We got her when her previous owner moved overseas.  I had been on the lookout for a bun, having gotten a beautifully drawn up picture and a poem requesting one as a Christmas gift last year, when I saw the posting at the pet store.  Her picture on the posting looked fake, in a porcelain like pose she was pristine white with blue eyes.  But unlike the velveteen rabbit whose back legs were sewn up, she hop hop hopped happily whenever I let her out of her cage.  On the third day of her arrival, she hopped onto the couch next to me and run up my out stretched arm, leaving a trail of scented pellets behind her.  I was later informed that this meant she had "adopted" me as her friend. 

Naboon chewing up my homework
She never did again "adopt" anyone else who came across.  Though her outgoing demeanor had earned universal love.  Kevin, my youngest nephew, declared one morning over breakfast that he'd prefer her over a younger sibling any day, and by my observation,  other humans in general whenever he is in her presence.  The feeling is mutual, as "Nips" (the children named her so seeing her ever sniffing nose) would only take a feeding of the hay by hand from him.   As she is not "caged" normally, my visitors are often distracted from my scintillating conversations at her mere appearance, and if she decides to come up for a sniff or two, I would be suddenly free to go prepare tea or do some other mundane chores rather than having the luxury of keeping rapt attentions of my guests. 

When Tim's friends Kimog and Kinam visited from Korea, we had a lavish breakfast every morning, and Nips was caught several times leaping on the dinning table stealing pancakes, waffles, toasts covered with chocolate hazelnut spread (Nutella) and apples, much to our horror and collected gasps.  Thus came her Korean name: "Naboon Toky".   She was Naboon quite often when my tired friend left her computer chord plugged in at night where she could reached the wire, hanging low like a stray root in the path of her "burrow".  She worked hard on clearing out this nasty "root" until it gave her a strange buzz, no doubt, and my friend had to duck tape the whole thing all over came morning.

When fresh vegetables began cooking in the kitchen almost daily during those months, she was "Naboon" less often.  Being a vegetable junkie, she'd dash to her litter box and sit like a perfect charm school student at the first smell of vegetables or even the sound of the refrigerator crisp drawer opening, or even (eventually) one of us stepping into the kitchen.

Though she hardly lounges on the couch, she visits it every morning on her "patrol" of the house.  Whenever one of the boys had carelessly left a toy, a book, or a project laying on it, she would pick it up and toss or push it off until the sofa is once again pristine.  If I had left a blanket unfolded, she'd push her front paws up and down and back and forth on it, as if attempting to remove any crease, smoothing and flatten it til perfection.  This scene cracked up me and the friends who were watching when we first saw it, but caused a flashback of one of my mother's visits later on.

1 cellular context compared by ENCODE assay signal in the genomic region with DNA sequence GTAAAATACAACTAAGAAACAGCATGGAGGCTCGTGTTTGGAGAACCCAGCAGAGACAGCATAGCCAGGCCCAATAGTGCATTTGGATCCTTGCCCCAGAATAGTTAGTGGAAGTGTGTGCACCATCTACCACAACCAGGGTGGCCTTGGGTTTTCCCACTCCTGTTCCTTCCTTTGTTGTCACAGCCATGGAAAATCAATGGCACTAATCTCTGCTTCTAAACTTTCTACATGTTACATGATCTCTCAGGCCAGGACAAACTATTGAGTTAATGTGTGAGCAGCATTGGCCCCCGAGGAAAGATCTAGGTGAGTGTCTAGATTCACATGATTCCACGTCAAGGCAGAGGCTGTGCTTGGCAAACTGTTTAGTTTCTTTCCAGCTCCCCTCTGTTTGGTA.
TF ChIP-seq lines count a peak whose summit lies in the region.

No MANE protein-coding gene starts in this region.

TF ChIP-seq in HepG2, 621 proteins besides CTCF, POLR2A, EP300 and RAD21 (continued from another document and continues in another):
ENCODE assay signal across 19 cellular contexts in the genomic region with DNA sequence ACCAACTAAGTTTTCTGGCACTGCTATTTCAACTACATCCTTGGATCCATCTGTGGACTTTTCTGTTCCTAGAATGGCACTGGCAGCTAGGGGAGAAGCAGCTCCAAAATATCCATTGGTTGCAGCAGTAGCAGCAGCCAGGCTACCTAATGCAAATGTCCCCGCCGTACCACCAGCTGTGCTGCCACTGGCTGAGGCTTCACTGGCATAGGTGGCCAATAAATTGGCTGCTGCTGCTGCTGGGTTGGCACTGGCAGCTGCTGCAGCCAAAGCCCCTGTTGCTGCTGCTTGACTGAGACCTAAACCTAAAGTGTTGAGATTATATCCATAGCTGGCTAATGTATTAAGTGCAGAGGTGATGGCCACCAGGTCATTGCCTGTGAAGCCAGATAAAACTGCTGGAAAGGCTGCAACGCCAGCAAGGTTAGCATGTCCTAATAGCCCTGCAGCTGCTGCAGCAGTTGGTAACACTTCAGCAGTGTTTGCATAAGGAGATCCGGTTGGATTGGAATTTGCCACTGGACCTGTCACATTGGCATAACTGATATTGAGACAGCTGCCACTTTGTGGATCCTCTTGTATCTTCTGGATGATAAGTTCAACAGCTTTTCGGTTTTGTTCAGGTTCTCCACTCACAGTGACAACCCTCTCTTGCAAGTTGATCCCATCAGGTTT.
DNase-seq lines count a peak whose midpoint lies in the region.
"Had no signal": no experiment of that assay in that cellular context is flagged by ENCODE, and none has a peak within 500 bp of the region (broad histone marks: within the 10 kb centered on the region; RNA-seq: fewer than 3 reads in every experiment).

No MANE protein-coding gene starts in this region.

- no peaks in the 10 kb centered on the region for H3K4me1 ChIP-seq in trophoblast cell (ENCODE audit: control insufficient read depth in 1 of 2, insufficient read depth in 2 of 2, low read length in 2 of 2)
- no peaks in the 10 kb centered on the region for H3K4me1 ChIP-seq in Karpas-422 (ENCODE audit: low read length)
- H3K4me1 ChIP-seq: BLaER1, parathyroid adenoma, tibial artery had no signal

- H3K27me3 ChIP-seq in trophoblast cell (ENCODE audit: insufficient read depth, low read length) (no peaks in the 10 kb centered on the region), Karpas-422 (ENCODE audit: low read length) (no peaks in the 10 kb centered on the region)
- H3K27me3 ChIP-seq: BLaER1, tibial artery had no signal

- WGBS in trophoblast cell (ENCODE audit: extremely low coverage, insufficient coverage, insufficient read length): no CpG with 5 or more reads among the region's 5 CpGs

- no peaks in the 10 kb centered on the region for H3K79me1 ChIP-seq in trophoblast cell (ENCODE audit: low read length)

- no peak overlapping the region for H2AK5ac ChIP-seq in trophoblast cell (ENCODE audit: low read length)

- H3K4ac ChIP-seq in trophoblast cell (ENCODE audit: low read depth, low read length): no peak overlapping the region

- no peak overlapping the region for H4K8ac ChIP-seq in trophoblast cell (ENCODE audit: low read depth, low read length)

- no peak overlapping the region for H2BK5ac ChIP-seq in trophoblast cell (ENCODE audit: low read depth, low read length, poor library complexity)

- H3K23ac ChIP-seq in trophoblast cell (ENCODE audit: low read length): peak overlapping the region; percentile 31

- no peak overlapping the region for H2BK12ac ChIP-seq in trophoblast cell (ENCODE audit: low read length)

We first sensed her loneliness when we spotted her hiding under the bed where Tim sleeps, in between the wall and the headboard, motionless.  Whenever we return from an outing, that is where we'd find her, close to his clothes littered on the floor and his bed.  We learned then that bunny's are very social and they never want to be separated from a bunny with whom they've bonded. Short of that, our bun seems to grieve each of our departure, not knowing whether or when we'd return. She'd chase us until the last possible step, stretching her body long to sniff our shoes or lick the fabric on our pants with her pink tongue one last time, her bunny eyes wondering, searching, forlorn.

Thursday, November 4, 2010

Birthday Hike 生日快乐!

A final look back after our morning adventures
It is the monumental tenth birthday of the new boyscout, and we arrived at the Iron Mountain trail at 5:03 for a sunrise hike as the first order of business on the big day.

The predawn air was warm, pitch black and slightly damp.  We turned on the flashlight to see the trail was flat, straight and wide, more like a dirt road than a hiking trail but we couldn't see anything beyond the first few feet.  Stars draped all around us, including the low hung big dipper, and the dusty milky way stretched out above eastern sky. 

We set off cheerfully, though my heart raced against the darkness.  It pressed onto us from all sides, threatened to trip, stumble or hurt us with its invisible yet manipulative fingers.

sliver of moon
"Don't aim the light too far or we can't see what is in front of us".
"I am glad we both got our own lights."

Our chatty banter broke the grip of fear and stillness.  Soon we were onto real trials, with lose rocks under feet and tall bushes flanking either side. We became tentative, touching the ground with our feet a few times before stepping, talking less though we hate submitting to the silence even more.   But we soon had something to talk about, as the only way forward -- a few huge rocks down to a hard right then twisting left into a path that may exist beyond shadowy shapes, which for the moment had defied our puny lights.

I ventured left where it was higher and brighter,  but "it is too grassy! So it isn't a path." decided the boyscout, and he was right.  This was a well groomed trail according to some helpful hikers I've consulted at work, so we tentatively walked toward the dark shapes again, but quickly turned back as it was "too spooky".  We rest for another minute before deciding to give it a third try.  It was a charm, as once we got close enough, we saw a small but clear path beyond the overgrown plant looking oppressive and larger earlier, and just a few steps ahead sat a well groomed trail leading upwards.